Ayrshire Towns and Parishes

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Google Map of Newmilns

Notes on the way through Ayrshire - 100 years ago


EAST of Kilmarnock. The town of NEWMILNS, the capital of the parish, is seven and a half miles east of Kilmarnock, and stands on the north bank of the Irvine, with a wing called Greenholm on the south bank, which is in the parish of Galston. It is not a new but an old town, having been made a burgh of barony in the reign of James IV

It has a terminal railway station, lace and muslin manufactories, a grain mill, lots of shops; a pas" office, with telegraph, money order, and savings bank departments; Royal and Clydesdale Banks; Established, Free, and United Presbyterian Churches; two public schools, and a working menís institute. Population in 1871, 3028; in 1881, 2860.

Its chief antiquity is an old tower, notable in the history of the Covenanters. The Established Church here will always be held venerable, in memory of the Rev. Dr. Laurie, minister of Loudoun, the first Christian minister who exerted himself in behalf of the poverty stricken and persecuted young poet Burns

The Churchyard contains several martyrsí monuments, one of them in memory of Captain John Nisbet of Hardhill, one of the toughest of the Covenant heroes. He was a descendant of Murdoch, one of the Lollards of Kyle. In early youth he was engaged in military service on the Continent; returned to Scotland in 1650, at the age of 23; accepted the Covenant with King Charles II. at Scone, and fought many battles for his persecuted Christian brethren. He was amongst the Presbyterians of Ayrshire who suffered defeat at Pentland Hills, 40 of them being killed and 130 taken prisoners. Nisbet was left lying on the field for dead, November, 1666. But the hero had more persecution to endure, and more battles to fight for his countryís freedom to worship God. Being of the same genuine Loudoun stuff as those who fought and conquered with Wallace and with Bruce at Loudoun Hill, he rallied, and found his way home; was present, with the rank of Captain, at Drumclog, where Claverhouse was defeated, June, 1679, and at Bothwell Bridge, where the Presbyterians were completely overwhelmed with numbers, and defeated with great slaughter, June 22, 1679. "Honest old John Nisbet "-as Sir William Hamilton, the Commander at Drumclog, styled him-was captured by the enemy, at Fenwick, in 1685, conveyed to Edinburgh, and executed. He met his death with great fortitude, Here is another martyrís tombstone in a kail yard. Newmilns has cultivated environs, delightfully figured with woods and rippling burns, on both sides of the river.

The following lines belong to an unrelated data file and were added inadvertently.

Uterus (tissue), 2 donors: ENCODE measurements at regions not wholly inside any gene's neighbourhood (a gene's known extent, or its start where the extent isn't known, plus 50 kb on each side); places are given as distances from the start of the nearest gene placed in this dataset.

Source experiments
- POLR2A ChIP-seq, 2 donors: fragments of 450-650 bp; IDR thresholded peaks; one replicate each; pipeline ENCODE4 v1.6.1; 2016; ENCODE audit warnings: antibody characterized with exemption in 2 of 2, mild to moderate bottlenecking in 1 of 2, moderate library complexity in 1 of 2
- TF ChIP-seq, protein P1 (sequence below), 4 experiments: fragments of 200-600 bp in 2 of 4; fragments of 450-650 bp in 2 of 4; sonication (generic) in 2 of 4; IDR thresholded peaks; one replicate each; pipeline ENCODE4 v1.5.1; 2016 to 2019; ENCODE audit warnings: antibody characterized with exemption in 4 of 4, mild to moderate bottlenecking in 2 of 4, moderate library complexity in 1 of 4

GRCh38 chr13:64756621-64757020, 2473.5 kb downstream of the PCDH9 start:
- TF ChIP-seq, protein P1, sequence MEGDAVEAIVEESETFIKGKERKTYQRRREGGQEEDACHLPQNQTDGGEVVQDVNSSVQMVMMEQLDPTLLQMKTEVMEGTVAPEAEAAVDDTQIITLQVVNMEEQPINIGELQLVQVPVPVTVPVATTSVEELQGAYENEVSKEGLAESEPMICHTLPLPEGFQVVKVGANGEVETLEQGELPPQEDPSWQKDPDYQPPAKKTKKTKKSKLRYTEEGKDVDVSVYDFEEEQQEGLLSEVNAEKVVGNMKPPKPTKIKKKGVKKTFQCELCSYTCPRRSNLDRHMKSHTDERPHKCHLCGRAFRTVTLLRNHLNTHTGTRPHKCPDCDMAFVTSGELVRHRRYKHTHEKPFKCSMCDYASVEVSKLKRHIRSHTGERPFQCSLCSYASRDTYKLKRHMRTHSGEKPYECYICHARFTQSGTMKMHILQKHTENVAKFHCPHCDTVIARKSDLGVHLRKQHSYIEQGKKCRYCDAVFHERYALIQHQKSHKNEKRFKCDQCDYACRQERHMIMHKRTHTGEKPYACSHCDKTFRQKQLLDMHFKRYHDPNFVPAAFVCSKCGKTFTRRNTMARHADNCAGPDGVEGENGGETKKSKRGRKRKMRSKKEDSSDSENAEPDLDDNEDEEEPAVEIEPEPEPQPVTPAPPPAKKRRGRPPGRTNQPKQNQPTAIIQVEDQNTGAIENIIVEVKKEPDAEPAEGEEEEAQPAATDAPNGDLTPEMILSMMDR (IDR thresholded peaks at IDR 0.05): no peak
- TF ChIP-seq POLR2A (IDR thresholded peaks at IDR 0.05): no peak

Map of Newmilns today

This Link takes you to the MULTIMAP website where you will find a map of the town and the surrounding area as it is today. You can zoom in and out and move around in all directions.


StreetMap of Newmilns

This Link takes you to the STREET website where you will find a street map of the town as it is today. You can zoom in and out and move around in all directions.


Old Maps of Ayrshire Place Names

This link goes directly to the OLD MAPS website for an Ayrshire Index to detailed old maps of most Ayrshire Towns around 1860. You can explore out to all sides by using the arrows at the top of the page. These maps are ideal for finding the locations of areas such as farms.


1791-99 and 1845 Statistical Accounts



Newmilns Websites


James Mair  - Newmilns Photograph Collection

Newmilns Books


Historical Aspects of Newmilns

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Pictorial History of Newmilns
James Mair

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Ayrshire Books


Help needed to source old pictures, postcards or photographs, interesting articles or the history of Newmilns. If you would like to help please contact me by email at address below.






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